Spring is here, and the number of new metal releases is increasing. There were plenty of quality albums to pick from this month, and these are our choices for March 2021’s best new heavy metal albums.
1. The Crown – Royal Destroyer (Metal Blade)
Royal Destroyer marks over 30 years of existence for The Crown (they spent their first eight known as Crown of Thorns). Hailing from Sweden, The Crown’s extreme metal style defies a single “Swedish death metal band” classification. Although sometimes listeners hear melodic death in their sound, their sound encompasses more styles. Royal Destroyer is a good example of this diversity with moments of death metal, grind, punk, thrash/speed and of course, melodic death metal.
Even though the album is extreme in scope, it rarely recalls traditional death metal, especially the Sunlight Studio variety of Swedish death. Along with the melodic death style, The Crown forge their own brand of extreme death metal heavy with thrash and melody. Royal Destroyer will not disappoint long-time listeners. Having released at least one album four consecutive decades, the band has found a sound that works and fans enjoy. The group change tempos and styles without becoming predictable, but there is still a vibe that stays consistent throughout their discography. Henrik Axelsson has only manned the skins for a few years, but steps right into their consistently pummeling beat. Royal Destroyer is a fierce album that truly lives up to its name.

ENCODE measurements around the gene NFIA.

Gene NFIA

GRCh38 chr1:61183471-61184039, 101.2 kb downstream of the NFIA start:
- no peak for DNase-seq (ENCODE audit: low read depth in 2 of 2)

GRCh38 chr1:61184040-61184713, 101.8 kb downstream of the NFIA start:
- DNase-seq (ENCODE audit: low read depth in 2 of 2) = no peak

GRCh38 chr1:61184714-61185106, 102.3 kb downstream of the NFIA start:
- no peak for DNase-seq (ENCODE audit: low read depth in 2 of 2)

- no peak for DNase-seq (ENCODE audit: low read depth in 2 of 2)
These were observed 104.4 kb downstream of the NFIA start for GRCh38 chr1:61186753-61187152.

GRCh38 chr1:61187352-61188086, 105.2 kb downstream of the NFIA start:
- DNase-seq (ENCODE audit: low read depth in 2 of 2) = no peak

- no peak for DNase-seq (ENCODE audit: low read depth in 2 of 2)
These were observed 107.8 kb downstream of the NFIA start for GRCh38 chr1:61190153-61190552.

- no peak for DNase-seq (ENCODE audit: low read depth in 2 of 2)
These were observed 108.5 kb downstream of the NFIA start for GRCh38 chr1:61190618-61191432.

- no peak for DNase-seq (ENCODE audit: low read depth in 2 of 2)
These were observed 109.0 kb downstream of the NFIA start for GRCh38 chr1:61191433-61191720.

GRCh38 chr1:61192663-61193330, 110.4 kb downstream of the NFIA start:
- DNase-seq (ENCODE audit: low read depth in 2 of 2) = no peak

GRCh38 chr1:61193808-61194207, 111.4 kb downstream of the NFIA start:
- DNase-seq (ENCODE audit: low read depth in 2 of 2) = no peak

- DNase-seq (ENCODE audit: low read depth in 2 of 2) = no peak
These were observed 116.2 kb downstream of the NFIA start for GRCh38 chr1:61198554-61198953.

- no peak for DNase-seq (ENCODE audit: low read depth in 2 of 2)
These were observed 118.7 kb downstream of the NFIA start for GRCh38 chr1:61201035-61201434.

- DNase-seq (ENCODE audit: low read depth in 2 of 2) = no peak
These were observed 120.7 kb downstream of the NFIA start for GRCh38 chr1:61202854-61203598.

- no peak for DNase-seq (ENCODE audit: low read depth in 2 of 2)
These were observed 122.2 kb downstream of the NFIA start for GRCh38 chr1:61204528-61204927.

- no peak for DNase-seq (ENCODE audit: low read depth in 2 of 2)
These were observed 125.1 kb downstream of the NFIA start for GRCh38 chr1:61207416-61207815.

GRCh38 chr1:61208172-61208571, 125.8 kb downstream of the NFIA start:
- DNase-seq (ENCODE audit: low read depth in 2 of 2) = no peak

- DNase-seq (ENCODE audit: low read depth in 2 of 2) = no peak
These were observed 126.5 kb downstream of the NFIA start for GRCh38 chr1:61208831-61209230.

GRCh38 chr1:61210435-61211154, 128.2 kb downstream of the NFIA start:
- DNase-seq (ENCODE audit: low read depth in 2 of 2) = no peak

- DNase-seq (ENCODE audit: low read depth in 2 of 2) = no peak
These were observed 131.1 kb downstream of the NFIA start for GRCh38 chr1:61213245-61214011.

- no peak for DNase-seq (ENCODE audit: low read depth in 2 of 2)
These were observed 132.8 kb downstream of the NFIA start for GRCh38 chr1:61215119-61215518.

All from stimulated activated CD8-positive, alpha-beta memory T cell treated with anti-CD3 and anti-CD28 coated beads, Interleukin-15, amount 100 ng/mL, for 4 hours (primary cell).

2. Dvne – Etemen Ænka (Metal Blade)
Dvne’s 2017 debut Asheran flew under the radar, meaning we heard it later in the year but didn’t get a chance to review it. Their progressive blend of stoner and sludge metal captivated many, making Etemen Ænka one of my more anticipated albums this year. And thankfully, this U.K. band does not disappoint. Dvne come exploding out of the gate on “Enûma Eliš” and rarely let up.
The monolithic power of “Towers,” the killer riff of “Court of the Matriarch,” and the nuanced performances on “Asphodel,” it’s all here in one massive, immersive package. If there is one quibble, it would be that despite a wide variety in vocal delivery, it doesn’t all work both cleans and harsh vocals are hit and miss, although Lissa Robertson’s guest spots are excellent. Musically, Dvne knock it out of the park here with a near-masterpiece.
3. Memoriam – To The End (Reaper)
Memoriam are nearly five years old, but they seem to have been around for more than three decades because what happens in their music is a continuation of what seems to have ended in Bolt Thrower but hasn’t. With three albums under their belts, Memoriam have brought To The End to remind us what the true sound of old school death metal is like.
By maintaining the simplicity of the facade and spirit, Memoriam have moved towards groovier and more striking songs. “Onwards into Battle” opens the album to a real battlefield of guitar riffs. And the gloom of the doomy and sorrowful “Each Step (One Closer to the Grave)” moves the album forward emotionally, as “As My Heart Grows Cold” closes the album’s eyes to death. The storytelling is just epic, while the songwriting also has become more emotional, darker and more melodic. The production and mixing of Russ Russell has also helped Memoriam to prepare a more successful and cohesive work than its predecessors. Memoriam have shown their might in To The End.